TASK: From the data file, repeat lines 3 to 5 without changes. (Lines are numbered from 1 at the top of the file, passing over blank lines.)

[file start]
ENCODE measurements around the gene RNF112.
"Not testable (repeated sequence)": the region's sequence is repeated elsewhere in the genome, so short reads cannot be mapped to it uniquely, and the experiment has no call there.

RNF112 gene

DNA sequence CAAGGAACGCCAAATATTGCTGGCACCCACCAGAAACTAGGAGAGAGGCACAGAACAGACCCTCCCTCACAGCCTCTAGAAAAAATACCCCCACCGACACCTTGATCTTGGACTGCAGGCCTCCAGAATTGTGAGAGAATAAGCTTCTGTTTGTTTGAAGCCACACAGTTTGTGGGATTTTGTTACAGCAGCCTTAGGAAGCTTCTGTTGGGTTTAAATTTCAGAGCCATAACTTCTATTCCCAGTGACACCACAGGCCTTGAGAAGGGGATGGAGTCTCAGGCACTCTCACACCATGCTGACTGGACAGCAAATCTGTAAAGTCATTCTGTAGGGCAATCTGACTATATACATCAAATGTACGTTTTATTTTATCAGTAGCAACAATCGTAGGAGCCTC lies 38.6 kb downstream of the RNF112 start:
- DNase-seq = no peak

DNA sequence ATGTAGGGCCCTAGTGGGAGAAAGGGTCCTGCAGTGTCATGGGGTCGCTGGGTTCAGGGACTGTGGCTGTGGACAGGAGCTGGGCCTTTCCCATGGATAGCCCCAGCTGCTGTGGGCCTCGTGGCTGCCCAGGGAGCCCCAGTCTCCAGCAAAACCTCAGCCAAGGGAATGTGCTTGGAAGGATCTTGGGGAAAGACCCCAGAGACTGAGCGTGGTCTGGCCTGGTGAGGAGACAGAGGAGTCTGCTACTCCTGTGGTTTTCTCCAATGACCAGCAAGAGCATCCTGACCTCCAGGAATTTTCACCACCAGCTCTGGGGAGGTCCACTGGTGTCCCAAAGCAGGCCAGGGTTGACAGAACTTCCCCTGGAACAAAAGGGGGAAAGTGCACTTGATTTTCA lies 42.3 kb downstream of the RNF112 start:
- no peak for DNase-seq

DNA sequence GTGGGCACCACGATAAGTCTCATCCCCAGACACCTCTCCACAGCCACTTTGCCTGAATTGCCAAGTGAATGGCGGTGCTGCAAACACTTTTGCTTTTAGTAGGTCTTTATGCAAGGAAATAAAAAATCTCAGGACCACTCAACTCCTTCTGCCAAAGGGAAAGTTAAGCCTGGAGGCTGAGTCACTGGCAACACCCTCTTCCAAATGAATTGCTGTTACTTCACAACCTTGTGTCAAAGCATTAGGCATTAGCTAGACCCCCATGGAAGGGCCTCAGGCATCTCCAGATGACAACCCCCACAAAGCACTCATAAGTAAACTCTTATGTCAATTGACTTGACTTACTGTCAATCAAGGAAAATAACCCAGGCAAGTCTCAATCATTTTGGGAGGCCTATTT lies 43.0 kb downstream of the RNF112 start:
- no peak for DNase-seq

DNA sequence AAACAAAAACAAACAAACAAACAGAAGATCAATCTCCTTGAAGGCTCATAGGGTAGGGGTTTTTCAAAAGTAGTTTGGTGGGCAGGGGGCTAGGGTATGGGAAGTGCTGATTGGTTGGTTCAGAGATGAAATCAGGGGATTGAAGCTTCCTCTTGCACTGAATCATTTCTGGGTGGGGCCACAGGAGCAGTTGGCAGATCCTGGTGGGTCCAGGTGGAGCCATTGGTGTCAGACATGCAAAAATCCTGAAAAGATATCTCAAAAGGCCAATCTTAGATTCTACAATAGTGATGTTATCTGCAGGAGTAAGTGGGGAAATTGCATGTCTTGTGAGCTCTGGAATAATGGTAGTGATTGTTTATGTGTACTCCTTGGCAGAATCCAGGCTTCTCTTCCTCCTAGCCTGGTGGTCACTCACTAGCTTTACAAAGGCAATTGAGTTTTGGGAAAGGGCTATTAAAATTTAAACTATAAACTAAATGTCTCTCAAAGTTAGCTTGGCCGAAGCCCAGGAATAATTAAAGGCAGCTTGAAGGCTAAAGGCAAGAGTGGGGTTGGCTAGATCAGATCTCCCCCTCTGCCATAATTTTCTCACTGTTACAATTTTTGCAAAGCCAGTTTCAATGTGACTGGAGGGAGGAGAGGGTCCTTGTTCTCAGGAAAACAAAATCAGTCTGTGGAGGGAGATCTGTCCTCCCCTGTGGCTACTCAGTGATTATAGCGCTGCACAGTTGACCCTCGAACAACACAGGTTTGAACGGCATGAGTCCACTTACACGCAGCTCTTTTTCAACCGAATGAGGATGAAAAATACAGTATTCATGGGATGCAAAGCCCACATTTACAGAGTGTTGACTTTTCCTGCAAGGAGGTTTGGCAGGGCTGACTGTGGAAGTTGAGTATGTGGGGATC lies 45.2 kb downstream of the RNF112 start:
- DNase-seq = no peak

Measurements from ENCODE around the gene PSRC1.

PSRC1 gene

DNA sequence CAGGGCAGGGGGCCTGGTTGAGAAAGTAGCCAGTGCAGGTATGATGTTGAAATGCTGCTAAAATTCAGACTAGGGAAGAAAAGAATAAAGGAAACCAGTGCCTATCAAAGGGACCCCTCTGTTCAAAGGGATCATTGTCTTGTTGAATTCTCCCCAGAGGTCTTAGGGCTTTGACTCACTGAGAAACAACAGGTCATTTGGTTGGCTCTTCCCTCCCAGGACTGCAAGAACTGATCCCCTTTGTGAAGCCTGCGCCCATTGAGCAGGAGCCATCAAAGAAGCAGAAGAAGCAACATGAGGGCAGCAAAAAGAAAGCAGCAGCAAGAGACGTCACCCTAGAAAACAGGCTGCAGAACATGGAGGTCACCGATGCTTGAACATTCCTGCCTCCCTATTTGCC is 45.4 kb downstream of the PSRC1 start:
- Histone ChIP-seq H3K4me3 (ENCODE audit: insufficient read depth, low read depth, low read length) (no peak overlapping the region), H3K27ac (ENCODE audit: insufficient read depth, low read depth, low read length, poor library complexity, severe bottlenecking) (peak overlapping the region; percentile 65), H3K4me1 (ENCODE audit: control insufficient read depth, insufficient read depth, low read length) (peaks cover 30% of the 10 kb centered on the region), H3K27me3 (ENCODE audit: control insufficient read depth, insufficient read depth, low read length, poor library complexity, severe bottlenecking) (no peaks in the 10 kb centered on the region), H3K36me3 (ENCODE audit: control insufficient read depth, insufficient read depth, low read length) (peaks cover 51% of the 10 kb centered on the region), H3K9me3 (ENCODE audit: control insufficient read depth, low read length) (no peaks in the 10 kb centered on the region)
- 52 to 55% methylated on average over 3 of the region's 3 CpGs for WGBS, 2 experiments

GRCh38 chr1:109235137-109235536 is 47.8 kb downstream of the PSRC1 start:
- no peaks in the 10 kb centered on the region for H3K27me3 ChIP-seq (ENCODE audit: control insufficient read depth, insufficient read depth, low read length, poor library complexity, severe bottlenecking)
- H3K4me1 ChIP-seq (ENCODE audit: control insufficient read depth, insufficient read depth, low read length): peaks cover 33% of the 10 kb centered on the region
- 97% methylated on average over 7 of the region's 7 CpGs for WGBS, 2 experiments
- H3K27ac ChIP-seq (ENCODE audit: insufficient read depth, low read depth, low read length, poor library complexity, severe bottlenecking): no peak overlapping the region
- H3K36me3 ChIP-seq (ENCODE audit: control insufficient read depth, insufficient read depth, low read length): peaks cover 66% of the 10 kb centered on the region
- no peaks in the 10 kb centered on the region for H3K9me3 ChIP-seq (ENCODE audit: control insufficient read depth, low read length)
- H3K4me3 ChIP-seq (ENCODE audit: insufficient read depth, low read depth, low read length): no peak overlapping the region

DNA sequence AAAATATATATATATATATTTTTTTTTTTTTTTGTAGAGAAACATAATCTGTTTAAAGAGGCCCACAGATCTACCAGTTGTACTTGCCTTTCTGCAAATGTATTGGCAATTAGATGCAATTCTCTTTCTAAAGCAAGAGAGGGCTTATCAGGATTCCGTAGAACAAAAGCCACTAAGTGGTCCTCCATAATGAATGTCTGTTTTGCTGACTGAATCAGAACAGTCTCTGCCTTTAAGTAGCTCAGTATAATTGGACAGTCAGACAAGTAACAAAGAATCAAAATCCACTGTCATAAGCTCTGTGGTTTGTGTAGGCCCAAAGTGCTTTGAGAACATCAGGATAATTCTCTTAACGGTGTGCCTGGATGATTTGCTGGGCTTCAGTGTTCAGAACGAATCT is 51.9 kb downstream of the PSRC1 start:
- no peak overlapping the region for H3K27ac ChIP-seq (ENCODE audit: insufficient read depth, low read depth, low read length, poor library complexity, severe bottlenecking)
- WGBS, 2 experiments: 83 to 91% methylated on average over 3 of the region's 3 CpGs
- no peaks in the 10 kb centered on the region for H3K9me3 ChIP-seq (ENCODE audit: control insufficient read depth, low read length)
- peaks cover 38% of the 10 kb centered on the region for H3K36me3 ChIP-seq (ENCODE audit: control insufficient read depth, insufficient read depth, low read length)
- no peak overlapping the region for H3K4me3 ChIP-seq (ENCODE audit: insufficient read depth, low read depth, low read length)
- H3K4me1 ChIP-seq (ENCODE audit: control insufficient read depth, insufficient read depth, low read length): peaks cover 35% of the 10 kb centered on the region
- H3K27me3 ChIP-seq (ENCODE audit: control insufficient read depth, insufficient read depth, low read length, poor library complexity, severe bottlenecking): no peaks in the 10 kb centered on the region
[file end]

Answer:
RNF112 gene

DNA sequence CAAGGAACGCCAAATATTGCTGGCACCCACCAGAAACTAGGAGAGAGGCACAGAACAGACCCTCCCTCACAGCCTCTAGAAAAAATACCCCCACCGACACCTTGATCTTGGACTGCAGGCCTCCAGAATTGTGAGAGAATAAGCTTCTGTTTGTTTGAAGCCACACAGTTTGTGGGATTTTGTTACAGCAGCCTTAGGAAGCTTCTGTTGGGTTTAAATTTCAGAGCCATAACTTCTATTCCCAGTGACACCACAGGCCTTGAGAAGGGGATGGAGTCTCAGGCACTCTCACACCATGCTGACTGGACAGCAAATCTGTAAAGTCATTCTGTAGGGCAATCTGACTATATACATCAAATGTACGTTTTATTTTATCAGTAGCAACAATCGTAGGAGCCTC lies 38.6 kb downstream of the RNF112 start:
- DNase-seq = no peak